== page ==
“Queers Hate Techies”: Gay Shame’s controversial ATA exhibit

All month, the phrase “Queers Hate Techies” has taken up residence in the window gallery at Artists’ Television Access (ATA) on Valencia and 21st. The words are printed on balloons, inscribed on a banner and written on stickers pasted to the glass.

It’s one of the radical activist group Gay Shame’s well-known anti-gentrification slogans; they have used it in graffiti and stencils across the city and, allegedly, to target the offices of Yes In My Backyard (YIMBY), a pro-housing development group. Now Gay Shame has brought the message to the Valencia Street storefront to continue the group’s long resistance against June’s Pride events, which, the group has said, serve corporate interests and should not represent the queer community.

A Gay Shame media contact (all members of the group identify themselves as Mary) wrote in an email, “what our balloons do is point out the real violence, the ways techies and YIMBYS vision is for a rich white SF, with cops on every corner and an Uber waiting out front… while the rest of us are evicted, locked up, murdered by cops or homelessness….”

It’s a message they will also spread during their annual Gay Shame Awards, held tonight at 1 Jose Sarria Ct. near 16th and Market streets, where they will pretend to celebrate “glorious gentrifying genocidal forces,” including local politicians and members of the Kardashian family.

Tessa Siddle, a member of the window gallery committee at ATA, said Gay Shame approached ATA months ago with the idea for the exhibit. “There’s been, I think, some feedback through our Twitter account, both pro and con,” Siddle said.

Some passersby said they have found “Queers Hate Techies” hurtful. Since the exhibit at ATA went up, they have taken to social media to criticize it, or to express their concern with the organization’s other actions, citing widespread vandalism and intimidation of those who disagree with them.

On social media site Nextdoor, some local residents called the exhibit “irresponsible” and “threatening,” while others said they wanted to see more art of this nature.

On Twitter, tech entrepreneur Laurie Voss tweeted a picture of a post-it on the window of the exhibit that changes it to read “Queers are Techies”:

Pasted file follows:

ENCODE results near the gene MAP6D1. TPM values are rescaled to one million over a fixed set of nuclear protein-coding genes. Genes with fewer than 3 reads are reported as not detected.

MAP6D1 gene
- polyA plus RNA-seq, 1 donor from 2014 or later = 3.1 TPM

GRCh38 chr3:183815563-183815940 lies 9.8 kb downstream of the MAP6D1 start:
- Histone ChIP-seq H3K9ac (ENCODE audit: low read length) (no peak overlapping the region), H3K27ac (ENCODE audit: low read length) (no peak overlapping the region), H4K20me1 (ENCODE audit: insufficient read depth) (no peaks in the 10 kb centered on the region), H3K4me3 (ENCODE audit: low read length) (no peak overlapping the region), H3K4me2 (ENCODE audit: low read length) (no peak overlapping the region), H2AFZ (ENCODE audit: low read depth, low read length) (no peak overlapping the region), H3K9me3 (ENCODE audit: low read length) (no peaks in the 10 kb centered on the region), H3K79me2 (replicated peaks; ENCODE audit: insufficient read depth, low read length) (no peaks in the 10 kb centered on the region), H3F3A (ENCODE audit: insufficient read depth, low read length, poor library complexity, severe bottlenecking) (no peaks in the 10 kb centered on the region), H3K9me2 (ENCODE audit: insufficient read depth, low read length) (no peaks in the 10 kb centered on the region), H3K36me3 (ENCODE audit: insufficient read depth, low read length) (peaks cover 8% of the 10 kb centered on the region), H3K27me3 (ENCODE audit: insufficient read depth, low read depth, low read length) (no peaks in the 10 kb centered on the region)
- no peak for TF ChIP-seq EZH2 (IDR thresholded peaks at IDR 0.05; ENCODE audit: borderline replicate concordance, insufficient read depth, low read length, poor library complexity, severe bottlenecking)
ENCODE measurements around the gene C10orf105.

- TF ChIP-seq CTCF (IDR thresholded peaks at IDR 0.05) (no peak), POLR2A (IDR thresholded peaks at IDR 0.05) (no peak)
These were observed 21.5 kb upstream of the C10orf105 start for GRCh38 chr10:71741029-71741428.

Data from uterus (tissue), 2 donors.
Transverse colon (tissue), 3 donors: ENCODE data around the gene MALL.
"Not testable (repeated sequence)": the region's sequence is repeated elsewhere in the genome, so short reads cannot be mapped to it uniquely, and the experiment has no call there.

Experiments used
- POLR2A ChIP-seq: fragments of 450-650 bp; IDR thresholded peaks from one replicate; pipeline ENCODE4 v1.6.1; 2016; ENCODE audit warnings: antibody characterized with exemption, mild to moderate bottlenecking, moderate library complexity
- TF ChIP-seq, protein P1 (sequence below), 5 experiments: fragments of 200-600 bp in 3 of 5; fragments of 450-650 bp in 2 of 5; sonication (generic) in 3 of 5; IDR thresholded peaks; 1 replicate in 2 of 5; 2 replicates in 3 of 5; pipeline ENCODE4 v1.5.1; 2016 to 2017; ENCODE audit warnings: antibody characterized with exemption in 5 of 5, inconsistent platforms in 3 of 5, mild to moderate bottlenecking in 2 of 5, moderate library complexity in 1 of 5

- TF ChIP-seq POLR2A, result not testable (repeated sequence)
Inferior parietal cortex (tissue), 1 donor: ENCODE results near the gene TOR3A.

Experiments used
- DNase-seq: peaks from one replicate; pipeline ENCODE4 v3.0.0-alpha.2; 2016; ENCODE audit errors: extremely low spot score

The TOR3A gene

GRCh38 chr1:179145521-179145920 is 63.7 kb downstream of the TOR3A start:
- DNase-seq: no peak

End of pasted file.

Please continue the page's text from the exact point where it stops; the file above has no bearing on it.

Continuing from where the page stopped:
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“Queerness is a politics, not a sexual identity,” Gay Shame responded in their email. “…. techies have all kinds of sexual and gender practices and identification, but if they are invested in the destruction of poor/working class/POC communities  through their drive to gentrify every inch of the Bay (and beyond), then they are the anthesis of ‘queer’.”

The organization refers to itself as a “virus in the system” and has existed since the early 2000s. Recently, it has advocated for the liberation of Michael Johnson, a black gay man sentenced to thirty years in a Missouri prison for transmitting HIV to another man. The group is also a long-time critic of gay marriage movements, calling marriage an oppressive institution.

Siddle acknowledged the window display is controversial. She added, “I don’t feel like it’s our place to police the tone of their exhibit.”

The exhibit in the ATA window will be up until the end of this month.

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8 Comments

  1. Tom Quill

    “they have used it in graffiti and stencils across the city and, allegedly, to target the offices of Yes In My Backdoor (YIMBY)”

    Are you serious with this

    • Didi Delgado

      OMG, talk about Freudian slip… or is it? Hilarious…

      On a serious note, this is the GOOD side of gentrification. Enjoy Antioch, losers.

  2. Lee Markosian

    Wait, who are the gentrifiers, if not these guys? The anti-YIMBY policies they champion directly produce “a rich white SF”, with soaring rents that lead to mass evictions and displacement and enrich wealthy owners.* Gay Shame might play Robin Hood at their dumb show, but in real life they’re on the side of the sheriff. Sad!

    *Compare to YIMBY Tokyo, where rents are a quarter of what they are here.

  3. Pete jones

    Loved it! Great to see the diversity of opinions in San Francisco! Rebellion and protest has been part of SF for decades! Glad to see it continuing!

  4. Eric Jones

    No, queers hate hate.

    If your speech is hating on all of one group indiscriminately, what is that called…? Find the allies and strive to educate the larger population with your culture and ideals – this has historically been the path of success.

    Hatred only divides and repels.

  5. Rabbit

    I came here trying to work out what the heck a “techie” is in this context, and I’m still lost…

  6. Ela

    I get quite sad when I walk by this exhibit (and their many other signs). I suppose it is free speech, but why use your freedom of speech like this? Why not use it to create an exhibit that gives suggestions for ways that we can improve life around here?

    I do not find divisive speech constructive, and around here where we have many complex problems, I crave constructive criticism and education about the potential solutions. Perhaps the storefront could be used for something like that next. That would be nice, I think.

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